Right from the book:
Throughout the preface and first chapter he makes his goal clear, laying out the function and purpose of his book. It is not to discuss the problems of the historical Jesus–his book doesn’t address such a figure and pays it little or no attention. Rather what is clear is that Thompson is concerned primarily with the Gospels and their portrayal of the figure of Jesus. Some may quibble over his interpretation, or his methods–and those who do will need to address them though, and not attack a strawman.
If Thompson’s claim that the function of the Gospels are something other than historical significance, which is not new or fringe–quite the contrary–such a claim has no bearing on a historical figure. It may have implications as to what we might know about such a figure, what we might use as a source of evidence and how we use these sources for that figure. But even if every word of the Gospel is just ancient imitatio, it wouldn’t therefore follow that such a figure never existed; even fiction can be written about a historical persons or events. That is what separates his claims from mythicists.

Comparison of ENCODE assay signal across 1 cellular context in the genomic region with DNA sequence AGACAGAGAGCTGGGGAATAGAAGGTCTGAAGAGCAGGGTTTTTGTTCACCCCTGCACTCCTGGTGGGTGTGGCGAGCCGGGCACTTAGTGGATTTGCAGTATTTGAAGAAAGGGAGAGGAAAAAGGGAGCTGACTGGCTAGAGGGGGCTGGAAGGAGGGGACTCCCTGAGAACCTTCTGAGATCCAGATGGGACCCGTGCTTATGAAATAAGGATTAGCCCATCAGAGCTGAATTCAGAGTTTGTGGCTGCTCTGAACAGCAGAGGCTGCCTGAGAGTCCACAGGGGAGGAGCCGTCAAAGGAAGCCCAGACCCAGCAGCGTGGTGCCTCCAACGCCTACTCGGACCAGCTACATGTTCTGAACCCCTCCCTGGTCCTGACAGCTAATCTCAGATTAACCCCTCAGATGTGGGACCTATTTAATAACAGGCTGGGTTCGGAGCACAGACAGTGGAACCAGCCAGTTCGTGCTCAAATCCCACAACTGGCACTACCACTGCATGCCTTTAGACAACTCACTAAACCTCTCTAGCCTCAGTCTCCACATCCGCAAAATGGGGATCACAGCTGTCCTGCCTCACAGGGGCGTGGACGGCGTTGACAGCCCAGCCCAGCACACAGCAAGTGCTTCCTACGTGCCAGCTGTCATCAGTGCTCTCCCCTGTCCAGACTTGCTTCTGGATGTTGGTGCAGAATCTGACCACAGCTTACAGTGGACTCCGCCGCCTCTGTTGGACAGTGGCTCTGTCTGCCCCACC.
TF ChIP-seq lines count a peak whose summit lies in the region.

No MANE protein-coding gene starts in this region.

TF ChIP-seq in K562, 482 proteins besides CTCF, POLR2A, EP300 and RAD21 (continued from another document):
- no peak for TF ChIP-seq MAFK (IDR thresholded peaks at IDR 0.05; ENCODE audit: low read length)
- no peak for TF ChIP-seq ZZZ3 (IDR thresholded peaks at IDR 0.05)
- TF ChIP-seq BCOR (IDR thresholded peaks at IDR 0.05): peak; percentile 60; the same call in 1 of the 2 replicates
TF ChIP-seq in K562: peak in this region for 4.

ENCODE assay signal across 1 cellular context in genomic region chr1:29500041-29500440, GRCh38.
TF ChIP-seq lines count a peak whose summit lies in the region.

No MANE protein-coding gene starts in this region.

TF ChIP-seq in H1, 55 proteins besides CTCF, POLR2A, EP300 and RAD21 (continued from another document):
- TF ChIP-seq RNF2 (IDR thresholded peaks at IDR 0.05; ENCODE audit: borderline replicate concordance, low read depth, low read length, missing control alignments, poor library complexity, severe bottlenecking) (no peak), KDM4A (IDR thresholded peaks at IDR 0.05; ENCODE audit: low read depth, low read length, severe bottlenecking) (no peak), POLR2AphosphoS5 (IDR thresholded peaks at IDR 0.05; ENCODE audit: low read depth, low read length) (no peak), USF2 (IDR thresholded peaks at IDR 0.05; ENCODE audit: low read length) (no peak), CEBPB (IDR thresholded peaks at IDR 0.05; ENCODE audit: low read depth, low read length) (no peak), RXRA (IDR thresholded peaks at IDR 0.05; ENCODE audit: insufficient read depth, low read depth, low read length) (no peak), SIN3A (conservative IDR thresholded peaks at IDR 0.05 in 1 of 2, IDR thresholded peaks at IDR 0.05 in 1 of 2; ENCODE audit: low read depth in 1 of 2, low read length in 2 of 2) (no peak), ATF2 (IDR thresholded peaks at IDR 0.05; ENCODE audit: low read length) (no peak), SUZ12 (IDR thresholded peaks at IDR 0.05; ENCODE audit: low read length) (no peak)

Again, critics should read what they are criticizing; otherwise they just end up with a foot in their mouth.
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